I have what appears to be a simple question but am lost as how to start it. I have been asked to show that:


Is there some sort of logical process that I can follow in this instance - a process I could put into code for a computer to follow, or do I simply need to have some sort of insight to 'see' what I need to do, because that is something I am really bad at.

Could someone please instruct me on how I should start this, and also let me know what the significance of the absolute brackets are? I find them confusing and don't understand their purpose in this question.

Thank you

  • $\begingroup$ It would definitely help if you knew about some of the properties of the absolute brackets i.e. |(x+3)(x+2)|=|x+3||x+2|, but other than that all you had to do was find a common denominator, factor the top and use the property I gave you above. $\endgroup$ – RonaldB Aug 3 '16 at 7:03

We have

\begin{eqnarray} \left|\frac{64}{3x-5}-4\right|&=\left|\frac{64-4(3x-5)}{3x-5}\right|\\ &=\left|\frac{84-12x}{3x-5}\right|\\ &=\left|\frac{12(7-x)}{3x-5}\right|\\ &=\left|\frac{12}{3x-5}\right||x-7|. \end{eqnarray}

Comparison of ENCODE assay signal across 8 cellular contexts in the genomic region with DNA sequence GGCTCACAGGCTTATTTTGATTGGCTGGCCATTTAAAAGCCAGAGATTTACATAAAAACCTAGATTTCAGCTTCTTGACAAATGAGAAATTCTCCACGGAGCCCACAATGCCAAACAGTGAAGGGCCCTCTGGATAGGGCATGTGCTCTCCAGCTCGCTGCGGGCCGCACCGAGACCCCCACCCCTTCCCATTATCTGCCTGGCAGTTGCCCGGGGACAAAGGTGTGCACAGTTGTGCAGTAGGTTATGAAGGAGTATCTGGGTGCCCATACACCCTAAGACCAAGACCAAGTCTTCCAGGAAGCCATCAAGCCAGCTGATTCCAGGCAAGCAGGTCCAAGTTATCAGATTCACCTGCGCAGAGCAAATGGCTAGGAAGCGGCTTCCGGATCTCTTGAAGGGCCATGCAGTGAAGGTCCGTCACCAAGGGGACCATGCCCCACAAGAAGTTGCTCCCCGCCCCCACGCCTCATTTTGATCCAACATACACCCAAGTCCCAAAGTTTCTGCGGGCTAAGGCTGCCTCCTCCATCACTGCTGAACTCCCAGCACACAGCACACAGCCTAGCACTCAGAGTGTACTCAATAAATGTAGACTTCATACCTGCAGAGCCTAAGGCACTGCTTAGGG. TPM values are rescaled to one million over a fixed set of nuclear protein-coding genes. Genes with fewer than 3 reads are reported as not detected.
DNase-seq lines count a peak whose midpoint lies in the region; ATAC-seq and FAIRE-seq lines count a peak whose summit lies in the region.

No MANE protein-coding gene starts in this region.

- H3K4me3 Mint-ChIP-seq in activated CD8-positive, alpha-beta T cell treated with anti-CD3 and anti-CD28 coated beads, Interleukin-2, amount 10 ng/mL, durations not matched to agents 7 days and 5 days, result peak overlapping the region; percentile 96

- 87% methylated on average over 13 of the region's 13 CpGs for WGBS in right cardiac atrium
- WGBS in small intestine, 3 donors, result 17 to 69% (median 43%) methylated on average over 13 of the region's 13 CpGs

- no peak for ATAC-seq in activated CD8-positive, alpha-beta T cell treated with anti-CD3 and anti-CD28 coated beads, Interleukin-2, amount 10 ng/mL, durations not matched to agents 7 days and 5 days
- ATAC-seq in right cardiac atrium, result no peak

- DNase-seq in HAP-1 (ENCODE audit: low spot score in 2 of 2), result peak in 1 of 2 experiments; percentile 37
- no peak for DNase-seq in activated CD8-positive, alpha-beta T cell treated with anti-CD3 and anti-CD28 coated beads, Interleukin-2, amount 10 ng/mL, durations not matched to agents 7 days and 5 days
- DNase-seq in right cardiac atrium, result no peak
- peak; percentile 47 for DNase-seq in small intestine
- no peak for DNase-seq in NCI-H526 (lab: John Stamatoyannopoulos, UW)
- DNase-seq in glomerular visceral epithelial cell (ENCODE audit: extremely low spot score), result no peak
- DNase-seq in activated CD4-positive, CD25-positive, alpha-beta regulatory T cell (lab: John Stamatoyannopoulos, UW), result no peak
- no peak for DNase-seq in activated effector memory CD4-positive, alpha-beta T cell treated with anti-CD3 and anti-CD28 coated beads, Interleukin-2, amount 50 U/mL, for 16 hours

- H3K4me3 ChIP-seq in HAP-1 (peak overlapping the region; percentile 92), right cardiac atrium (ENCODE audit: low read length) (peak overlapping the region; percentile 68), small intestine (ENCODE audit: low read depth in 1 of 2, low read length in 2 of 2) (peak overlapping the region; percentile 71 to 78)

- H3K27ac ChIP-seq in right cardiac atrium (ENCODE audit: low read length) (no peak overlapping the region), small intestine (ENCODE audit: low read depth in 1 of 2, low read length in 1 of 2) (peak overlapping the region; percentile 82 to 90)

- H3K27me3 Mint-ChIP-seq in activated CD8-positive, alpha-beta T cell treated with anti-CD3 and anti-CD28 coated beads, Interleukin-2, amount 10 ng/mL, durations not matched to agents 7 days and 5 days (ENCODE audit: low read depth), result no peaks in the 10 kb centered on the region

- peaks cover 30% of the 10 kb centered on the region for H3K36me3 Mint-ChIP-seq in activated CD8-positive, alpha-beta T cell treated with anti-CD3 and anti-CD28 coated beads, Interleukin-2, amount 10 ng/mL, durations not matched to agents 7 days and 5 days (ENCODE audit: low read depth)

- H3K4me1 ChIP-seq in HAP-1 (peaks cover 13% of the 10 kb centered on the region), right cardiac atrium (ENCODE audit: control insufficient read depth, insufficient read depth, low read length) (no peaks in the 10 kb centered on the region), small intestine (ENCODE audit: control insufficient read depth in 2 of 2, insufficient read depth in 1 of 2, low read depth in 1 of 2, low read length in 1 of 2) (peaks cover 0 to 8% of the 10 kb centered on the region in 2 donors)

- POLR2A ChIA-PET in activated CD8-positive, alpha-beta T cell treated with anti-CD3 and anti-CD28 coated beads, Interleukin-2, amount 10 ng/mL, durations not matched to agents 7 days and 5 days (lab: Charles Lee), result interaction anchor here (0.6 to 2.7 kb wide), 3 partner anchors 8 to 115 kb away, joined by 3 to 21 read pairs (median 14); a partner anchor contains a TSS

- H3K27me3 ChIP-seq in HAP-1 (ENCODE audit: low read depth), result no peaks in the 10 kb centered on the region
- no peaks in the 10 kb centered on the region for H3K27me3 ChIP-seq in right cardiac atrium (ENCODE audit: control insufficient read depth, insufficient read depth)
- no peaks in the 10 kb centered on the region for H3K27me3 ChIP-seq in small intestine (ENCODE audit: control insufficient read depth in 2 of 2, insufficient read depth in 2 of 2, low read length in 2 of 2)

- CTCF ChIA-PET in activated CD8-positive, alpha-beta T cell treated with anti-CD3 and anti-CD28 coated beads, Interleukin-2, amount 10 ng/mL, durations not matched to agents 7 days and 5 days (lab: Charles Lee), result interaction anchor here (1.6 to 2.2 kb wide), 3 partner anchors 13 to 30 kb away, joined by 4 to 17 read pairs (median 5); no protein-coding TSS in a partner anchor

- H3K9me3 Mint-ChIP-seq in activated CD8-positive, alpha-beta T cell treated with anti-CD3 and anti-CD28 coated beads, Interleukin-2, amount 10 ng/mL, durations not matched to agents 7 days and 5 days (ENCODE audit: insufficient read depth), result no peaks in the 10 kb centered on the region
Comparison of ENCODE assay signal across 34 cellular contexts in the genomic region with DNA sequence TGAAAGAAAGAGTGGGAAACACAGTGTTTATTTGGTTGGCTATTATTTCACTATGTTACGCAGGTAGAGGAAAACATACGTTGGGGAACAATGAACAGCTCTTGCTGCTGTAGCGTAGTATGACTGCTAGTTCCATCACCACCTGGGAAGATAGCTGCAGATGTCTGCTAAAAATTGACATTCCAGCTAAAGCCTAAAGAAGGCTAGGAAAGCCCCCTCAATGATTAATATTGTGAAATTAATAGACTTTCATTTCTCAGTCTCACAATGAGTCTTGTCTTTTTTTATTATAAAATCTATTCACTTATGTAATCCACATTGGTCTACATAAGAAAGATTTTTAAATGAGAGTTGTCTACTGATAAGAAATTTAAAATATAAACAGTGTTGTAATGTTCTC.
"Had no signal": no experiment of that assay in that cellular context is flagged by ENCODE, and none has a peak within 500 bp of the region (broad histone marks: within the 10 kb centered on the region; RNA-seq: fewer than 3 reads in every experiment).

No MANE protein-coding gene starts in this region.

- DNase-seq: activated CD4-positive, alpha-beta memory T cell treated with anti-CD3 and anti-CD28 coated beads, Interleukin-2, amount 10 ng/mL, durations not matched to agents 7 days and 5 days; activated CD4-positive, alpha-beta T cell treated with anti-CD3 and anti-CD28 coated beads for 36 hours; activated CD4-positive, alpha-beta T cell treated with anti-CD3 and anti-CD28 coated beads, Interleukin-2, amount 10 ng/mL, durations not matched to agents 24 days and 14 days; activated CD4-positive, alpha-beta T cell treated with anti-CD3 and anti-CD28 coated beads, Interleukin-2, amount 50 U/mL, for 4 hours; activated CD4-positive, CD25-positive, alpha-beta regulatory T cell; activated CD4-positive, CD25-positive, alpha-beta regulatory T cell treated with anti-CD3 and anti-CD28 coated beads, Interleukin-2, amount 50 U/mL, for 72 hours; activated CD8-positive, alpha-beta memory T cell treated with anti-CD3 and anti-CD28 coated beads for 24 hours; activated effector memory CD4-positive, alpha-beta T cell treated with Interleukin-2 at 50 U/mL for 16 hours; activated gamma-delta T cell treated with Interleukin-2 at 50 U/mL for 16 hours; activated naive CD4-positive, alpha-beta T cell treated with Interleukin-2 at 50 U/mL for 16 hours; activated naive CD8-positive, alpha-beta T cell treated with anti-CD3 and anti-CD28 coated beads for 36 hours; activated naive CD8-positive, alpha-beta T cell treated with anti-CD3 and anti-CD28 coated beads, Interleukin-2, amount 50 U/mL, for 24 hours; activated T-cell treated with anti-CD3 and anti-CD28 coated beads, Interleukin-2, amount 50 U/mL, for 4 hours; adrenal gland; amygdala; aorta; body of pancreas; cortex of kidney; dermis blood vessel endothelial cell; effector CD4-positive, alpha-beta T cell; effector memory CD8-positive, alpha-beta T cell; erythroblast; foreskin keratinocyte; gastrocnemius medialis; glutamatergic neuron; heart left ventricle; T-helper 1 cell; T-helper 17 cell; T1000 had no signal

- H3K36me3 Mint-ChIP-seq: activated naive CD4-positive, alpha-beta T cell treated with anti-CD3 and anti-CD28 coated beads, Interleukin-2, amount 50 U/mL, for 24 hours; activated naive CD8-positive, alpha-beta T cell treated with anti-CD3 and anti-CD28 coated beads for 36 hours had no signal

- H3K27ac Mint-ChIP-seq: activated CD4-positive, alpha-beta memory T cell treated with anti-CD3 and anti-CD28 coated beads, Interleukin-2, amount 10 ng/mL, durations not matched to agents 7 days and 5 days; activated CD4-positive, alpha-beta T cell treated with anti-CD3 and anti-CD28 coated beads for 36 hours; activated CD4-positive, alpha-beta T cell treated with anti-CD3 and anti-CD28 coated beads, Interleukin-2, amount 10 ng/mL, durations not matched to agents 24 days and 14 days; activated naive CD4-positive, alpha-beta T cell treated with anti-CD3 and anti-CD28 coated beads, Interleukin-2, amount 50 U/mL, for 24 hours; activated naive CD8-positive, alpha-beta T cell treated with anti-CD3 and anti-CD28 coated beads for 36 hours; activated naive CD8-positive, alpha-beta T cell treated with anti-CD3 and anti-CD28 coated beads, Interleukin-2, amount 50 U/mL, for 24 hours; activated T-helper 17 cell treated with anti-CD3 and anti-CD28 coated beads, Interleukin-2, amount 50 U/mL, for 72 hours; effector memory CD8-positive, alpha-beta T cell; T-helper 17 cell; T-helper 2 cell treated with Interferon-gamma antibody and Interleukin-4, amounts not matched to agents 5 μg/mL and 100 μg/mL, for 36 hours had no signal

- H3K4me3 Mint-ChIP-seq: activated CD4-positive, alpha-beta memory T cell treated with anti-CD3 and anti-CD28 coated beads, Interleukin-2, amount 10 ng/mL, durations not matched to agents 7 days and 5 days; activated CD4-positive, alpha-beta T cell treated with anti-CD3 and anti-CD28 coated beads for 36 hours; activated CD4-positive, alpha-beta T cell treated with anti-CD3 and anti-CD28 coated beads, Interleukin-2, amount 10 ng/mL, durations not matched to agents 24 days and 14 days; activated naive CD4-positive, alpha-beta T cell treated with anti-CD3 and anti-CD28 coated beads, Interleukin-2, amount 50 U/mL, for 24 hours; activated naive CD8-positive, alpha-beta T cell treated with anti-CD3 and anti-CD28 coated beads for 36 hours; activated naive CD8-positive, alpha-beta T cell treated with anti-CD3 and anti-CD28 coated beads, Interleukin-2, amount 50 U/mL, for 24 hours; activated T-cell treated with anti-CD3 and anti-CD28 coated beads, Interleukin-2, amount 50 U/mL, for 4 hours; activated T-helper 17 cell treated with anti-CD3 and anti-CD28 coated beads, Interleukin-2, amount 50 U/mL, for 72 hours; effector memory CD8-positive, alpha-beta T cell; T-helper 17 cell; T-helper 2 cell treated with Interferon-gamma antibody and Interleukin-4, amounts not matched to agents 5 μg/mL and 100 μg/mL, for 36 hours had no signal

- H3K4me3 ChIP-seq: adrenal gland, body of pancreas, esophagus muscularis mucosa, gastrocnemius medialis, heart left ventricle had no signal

• $\begingroup$ Can you please explain what happened in the very first step? I don't understand how the 4 moved up and where the 3x-5 came from $\endgroup$ – user88720 Aug 3 '16 at 7:03
  • $\begingroup$ @user88720 I just used took the LCM of the two terms. $\endgroup$ – Karthik Aug 3 '16 at 7:05
  • $\begingroup$ Sorry I'm still doing very basic maths. I still don't follow what you have done there. You said you took the lowest common denominator of both terms (3x-5). But why did you do that? And why have you only multiplied the right side by it? Also, why did that move the 4 from the denominator to the numerator? $\endgroup$ – user88720 Aug 3 '16 at 7:11
  • $\begingroup$ @user88720 I used the following: Suppose we have $\frac{a}{b}-c$, then we can write it as $\frac{a}{b}-\frac{cb}{b}=\frac{a-cb}{b}$. Apply this with $a=64$, $b=3x-5$, and $c=4$. $\endgroup$ – Karthik Aug 3 '16 at 7:13
  • $\begingroup$ Ah righto that makes much more sense now. Thank you $\endgroup$ – user88720 Aug 3 '16 at 7:14

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